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It may seem hokey, but…

6 December, 2017 (11:44) | Goggle-eyes | By: Ian Burdon

In the mighty Once More With Feeling, Buffy worries that a training session will morph into a training montage from an eighties movie. Well. says Giles, if we hear any inspirational power chords we’ll just lie down until they go away. The writers of Supergirl, which I’ve now caught up with, seem to have forgotten the wisdom inherent in Giles’s teaching, and developed a penchant for background music-drenched scenes that aspire to be montages when they grow up. Alas, the music they used doesn’t even rise to the depths of power ballads, but instead reinforce one of the saccharine qualities of the show.

Although I like Supergirl, I did find myself fast-forwarding through a disturbing number of scenes in the most recent episodes, not something I recall doing with seasons one and two.

When I first found Supergirl, I commented on the prevalence of the “Linda Gray school of facial emoting”, and this hasn’t gone away. Unfortunately, the current sufferer of the malady is Melissa Benoist herself. We get her smiley face, her stern face, her puzzled face, her concerned face, all of which function as a shorthand, and serve only to help the plot zip by until the next ad. break. It is all the more obvious because the other lead cast give their performances more nuance than the show sometimes deserves. I don’t know why this has started happening because Benoist has been, and is, very good as the show’s lead.

The tenor of my criticisms of a lot of this stuff is that, in a golden age of television, including genre television, too many shows aren’t rising to the challenge and being all they could be. I would expect writers, producers and directors with ambition and talent to look at how genre TV has developed since Babylon 5, through Buffy, and The Wire, and in more recent times through Twin Peaks, Game of Thrones, Jessica Jones, The Deuce and Sense8, and raise their game accordingly (and I note in passing J Michael Straczynski and David Simon were each responsible for two of those). No doubt there are budget issues, and studio expectations, and Supergirl is pitched at a different audience to those I cite, but that doesn’t negate my expectations as a viewer. And it’s not just writers et al: my expectations run to choice of lenses and camera angles, lighting, and sound design.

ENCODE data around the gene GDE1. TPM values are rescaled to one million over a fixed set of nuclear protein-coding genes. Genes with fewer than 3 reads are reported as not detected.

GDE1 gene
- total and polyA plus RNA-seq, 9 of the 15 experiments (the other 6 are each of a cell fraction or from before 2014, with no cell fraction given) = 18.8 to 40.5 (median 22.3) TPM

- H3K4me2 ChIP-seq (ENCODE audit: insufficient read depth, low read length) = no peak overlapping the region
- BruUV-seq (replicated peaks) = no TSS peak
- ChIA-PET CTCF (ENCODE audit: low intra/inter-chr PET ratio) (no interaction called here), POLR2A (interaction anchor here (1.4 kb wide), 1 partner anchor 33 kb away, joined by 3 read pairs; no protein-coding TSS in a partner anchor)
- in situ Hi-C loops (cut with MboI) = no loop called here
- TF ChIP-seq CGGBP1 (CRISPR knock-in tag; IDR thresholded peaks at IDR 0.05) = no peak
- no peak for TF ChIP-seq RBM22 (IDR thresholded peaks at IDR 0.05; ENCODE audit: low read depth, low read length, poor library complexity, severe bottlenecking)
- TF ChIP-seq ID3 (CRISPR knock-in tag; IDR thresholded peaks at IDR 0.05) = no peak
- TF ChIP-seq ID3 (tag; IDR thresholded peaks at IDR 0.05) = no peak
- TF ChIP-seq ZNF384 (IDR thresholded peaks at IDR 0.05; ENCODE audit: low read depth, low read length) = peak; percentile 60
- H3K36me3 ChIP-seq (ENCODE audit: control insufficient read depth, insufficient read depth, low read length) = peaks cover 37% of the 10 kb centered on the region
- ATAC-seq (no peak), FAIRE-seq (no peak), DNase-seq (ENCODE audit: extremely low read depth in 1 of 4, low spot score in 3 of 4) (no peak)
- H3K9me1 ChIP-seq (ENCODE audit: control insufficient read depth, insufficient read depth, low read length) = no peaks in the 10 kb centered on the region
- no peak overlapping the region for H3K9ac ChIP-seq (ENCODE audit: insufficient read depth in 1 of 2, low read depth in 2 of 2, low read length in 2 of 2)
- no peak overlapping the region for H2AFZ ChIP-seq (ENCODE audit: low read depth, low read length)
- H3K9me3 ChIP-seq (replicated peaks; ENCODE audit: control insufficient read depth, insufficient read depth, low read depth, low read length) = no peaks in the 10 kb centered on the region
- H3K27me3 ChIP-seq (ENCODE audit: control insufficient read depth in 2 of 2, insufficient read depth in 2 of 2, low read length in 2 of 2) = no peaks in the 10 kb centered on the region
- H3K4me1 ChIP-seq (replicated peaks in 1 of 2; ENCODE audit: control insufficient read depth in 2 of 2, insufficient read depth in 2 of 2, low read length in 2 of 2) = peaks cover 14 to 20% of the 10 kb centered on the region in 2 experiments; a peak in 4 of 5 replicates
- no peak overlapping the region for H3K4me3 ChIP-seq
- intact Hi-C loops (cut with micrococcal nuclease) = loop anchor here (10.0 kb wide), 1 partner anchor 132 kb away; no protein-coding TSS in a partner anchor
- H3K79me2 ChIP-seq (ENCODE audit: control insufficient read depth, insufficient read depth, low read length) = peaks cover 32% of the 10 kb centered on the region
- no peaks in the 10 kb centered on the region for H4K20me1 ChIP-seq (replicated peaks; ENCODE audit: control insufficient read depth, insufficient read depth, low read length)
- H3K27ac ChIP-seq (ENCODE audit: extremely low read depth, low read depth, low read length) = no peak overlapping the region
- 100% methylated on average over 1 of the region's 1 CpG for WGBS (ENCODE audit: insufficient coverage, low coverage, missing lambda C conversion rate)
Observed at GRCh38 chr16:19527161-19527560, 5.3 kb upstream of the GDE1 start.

31 years ago I saw a production of Macbeth at Edinburgh’s Lyceum Theatre . It featured a minimalist, though highly stylised set, and lacked what one normally thinks of as the trappings of a production of Shakespeare. But I remember it because of the performance of Julie Covington as Lady Macbeth, attempting to feminise a character who typically is portrayed as the scheming villainess. In fact Covington dominates my memory so much I just had to search extensively in the online archives to find out it was Jonathan Hyde playing the lead. Hyde is also in ‘The War That Never Ends’, a minimalist version of Thucydides’s History of the Peloponesian War that was on TV in 1991 just before the first Gulf War. It’s strength lay in the writing and the performances (you can watch it all on YouTube, or try only the chilling Melian Dialogue). My point, to push it home, is that budget is a context not an excuse.

Having said that, Episode 9, Reign, was a humdinger which, wonder of wonders, actually put our heroine in real peril rather than just facing fisticuffs on a Vancouver rooftop.

But Supergirl still flies high above what I’ve seen of the other shows in the CW stable. For the most part this has been their ‘crossover’ events, the most recent of which, Crisis on Earth-X, I described a couple of posts ago as shite.

Now, I understand that the principle function of the crossovers is to try and attract viewers to the other shows and thereby attract and retain the advertising income that pays for them in the first place. I also understand that I’m not the target demographic, but that is all by the by. There is really no excuse for this nonsense.

The story envisions a parallel world in which the Nazis won WW2, and there follows a four-episode slug-fest which is no more than “Hulk smash puny Nazis”, with some heavy-handed musings along the lines of ‘who would have thought it, Nazis in America…’ The writing is perfunctory, the characters cyphers in service of the story, the acting barely worthy of being called such, and the whole is a colossal waste of your time and their effort. To echo my earlier point, if you’re going to do Nazis in America, your modern touchstone must be The Man In The High Castle, in which Rufus Sewell’s John Smith has more menace in his measured stare than legions of one-dimensional masked stormtroopers stomping around to be annihilated by a group of one-dimensional heroes. The one (only) thing that Crisis on Earth-X did get right, was that the battle exacted a toll in the death of a featured character. Happily, this happened to coincide with the actor in question accepting a role in a Broadway musical, but it was worth noting nonetheless.